SLATI State Information: Minnesota

Minnesota

Smoking Restrictions
Tobacco Taxes
Tobacco Control Program Funding
Laws Restricting Youth Access to Tobacco Products
Tobacco Product Samples/Minimum Sales Amounts for Tobacco Products
Sales of Tobacco Products from Vending Machines
Licensing Requirements for Tobacco Products
Smoking Protection Laws
Advertising & Promotion
Product Disclosure
Divestment
Liability
Use of Tobacco Settlement Dollars
Fire Safety Standards for Cigarettes
Activity


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Smoking Restrictions

Overall Summary of Smoking Restrictions

Smoking is prohibited in almost all public places, public meetings, places of employment and public transportation. See the definitions of 'public place,''place of employment' and 'public transportation' in the statute sections cited below for more information.

MINN. STAT. §§ 144.411 to 144.417 (2014).

Exceptions to the Law

Exceptions to the law include: 1) places of employment with less than two employees; 2) by a patient or resident in a nursing home, boarding care facility, or licensed residential facility for adults under certain conditions; 3) by drivers of public transportation vehicles when the vehicle is being used for personal use as defined; 4) by subjects in scientific studies of the health effects of smoking under certain conditions; 5) by Native Americans as part of a traditional Native American spiritual or cultural ceremony; 6) in private homes, private residences and private automobiles when not in use as a place of employment as defined; 7) in hotel/motel sleeping rooms rented to one or more guests; 8) in tobacco products shops as defined under specified conditions; 9) in heavy commercial vehicles as defined; 10) in farm vehicles and construction equipment as specified; 11) in or on family farms as defined; 12) in the disabled veterans rest camp in Washington County; and 13) by actors/actresses as part of a theatrical performance.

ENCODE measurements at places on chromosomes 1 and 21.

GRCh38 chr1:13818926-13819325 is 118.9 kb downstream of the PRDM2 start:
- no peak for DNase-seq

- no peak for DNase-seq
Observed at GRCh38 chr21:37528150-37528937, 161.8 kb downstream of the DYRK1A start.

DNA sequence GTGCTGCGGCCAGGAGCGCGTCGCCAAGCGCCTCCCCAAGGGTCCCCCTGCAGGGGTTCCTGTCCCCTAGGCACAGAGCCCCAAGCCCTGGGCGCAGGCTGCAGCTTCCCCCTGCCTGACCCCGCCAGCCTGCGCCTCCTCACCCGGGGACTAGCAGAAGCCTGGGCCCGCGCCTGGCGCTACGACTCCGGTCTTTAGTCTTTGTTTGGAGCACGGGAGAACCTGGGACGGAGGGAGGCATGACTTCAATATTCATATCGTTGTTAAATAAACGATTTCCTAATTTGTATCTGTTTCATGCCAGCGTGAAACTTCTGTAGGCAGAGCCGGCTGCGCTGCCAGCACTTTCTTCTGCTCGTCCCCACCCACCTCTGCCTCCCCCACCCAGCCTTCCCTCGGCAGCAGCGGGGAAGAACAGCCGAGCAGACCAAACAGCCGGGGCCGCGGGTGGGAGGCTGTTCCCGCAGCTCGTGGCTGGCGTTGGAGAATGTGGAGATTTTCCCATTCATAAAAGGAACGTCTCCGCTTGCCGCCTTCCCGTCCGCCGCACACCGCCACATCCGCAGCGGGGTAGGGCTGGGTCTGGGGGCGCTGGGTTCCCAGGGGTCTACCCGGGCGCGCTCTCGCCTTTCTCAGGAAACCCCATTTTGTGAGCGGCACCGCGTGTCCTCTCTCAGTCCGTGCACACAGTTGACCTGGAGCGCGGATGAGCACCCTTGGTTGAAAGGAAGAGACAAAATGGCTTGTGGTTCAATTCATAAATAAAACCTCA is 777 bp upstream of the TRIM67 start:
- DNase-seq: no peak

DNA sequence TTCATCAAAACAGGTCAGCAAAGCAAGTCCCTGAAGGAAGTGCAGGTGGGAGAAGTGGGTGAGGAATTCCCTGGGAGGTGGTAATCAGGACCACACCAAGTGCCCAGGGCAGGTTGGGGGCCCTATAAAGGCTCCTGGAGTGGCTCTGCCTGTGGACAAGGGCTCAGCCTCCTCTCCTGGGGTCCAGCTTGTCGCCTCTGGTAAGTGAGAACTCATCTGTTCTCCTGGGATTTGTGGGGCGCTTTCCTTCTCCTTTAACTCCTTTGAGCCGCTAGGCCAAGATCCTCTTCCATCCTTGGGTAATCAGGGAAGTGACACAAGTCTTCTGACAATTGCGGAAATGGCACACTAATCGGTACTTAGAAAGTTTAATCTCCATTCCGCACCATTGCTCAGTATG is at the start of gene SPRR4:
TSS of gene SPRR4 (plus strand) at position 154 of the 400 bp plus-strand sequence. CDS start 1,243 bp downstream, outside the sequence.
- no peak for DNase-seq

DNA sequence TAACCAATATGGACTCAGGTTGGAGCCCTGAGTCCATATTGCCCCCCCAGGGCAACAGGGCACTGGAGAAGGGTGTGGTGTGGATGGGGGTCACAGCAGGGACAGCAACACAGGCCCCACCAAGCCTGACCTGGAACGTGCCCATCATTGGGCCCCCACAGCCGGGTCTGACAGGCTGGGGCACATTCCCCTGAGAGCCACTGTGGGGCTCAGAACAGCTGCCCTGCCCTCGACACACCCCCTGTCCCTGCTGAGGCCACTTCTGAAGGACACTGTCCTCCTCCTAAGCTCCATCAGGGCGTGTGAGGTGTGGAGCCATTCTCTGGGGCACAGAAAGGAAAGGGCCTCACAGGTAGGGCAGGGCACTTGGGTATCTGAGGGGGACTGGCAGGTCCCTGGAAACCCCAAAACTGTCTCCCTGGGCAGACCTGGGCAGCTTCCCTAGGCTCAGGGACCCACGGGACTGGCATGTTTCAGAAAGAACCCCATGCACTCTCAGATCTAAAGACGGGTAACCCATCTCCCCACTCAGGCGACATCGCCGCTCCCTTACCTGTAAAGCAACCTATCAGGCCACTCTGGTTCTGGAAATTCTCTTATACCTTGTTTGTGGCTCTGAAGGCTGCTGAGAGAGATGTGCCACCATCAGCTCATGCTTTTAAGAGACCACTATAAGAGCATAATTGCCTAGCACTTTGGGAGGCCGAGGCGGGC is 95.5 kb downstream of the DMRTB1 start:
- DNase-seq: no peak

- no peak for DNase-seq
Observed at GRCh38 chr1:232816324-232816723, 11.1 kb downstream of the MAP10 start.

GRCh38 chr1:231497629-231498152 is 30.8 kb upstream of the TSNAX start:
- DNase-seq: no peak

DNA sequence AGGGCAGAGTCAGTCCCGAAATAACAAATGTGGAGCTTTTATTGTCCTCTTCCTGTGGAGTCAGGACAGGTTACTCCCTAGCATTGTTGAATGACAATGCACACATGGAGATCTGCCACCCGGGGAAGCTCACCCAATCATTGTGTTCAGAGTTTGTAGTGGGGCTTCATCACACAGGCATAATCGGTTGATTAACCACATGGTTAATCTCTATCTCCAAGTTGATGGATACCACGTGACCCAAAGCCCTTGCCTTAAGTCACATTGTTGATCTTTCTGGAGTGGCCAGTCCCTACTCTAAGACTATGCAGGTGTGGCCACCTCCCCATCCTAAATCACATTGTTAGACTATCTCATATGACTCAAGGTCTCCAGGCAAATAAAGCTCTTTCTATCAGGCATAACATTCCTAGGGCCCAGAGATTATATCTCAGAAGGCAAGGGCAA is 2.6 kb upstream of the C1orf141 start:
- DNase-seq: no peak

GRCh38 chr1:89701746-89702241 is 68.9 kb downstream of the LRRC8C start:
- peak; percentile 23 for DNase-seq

MINN. STAT. §§ 144.411 to 144.417 (2014).

Stronger Local Laws on Smoking

Stronger local laws/ordinances further restricting smoking are specifically allowed, see below.

Nothing in sections 144.414 to 144.417 prohibits a statutory or home rule charter city or county from enacting and enforcing more stringent measures to protect individuals from secondhand smoke. Except as specified by state law or restricted by local ordinance, smoking is permitted outside of restaurants, bars, and bingo halls.

MINN. STAT. § 144.417(4) (2007).

Government Buildings

Smoking is prohibited in places of employment, the definition of which includes government agencies with two or more employees. The use of electronic cigarettes, including the inhaling or exhaling of vapor from any electronic delivery device, as defined is prohibited in: 1) any building owned or operated by the state, home rule charter or statutory city, county, township, school district, or other political subdivision; 2) any facility owned by Minnesota State Colleges and Universities and the University of Minnesota; (3) any facility licensed by the Commissioner of Human Services or the Commissioner of Health, but only if the facility is also subject to federal licensing requirements.

MINN. STAT. §§ 144.411 to 144.417 (2014).

Private Workplaces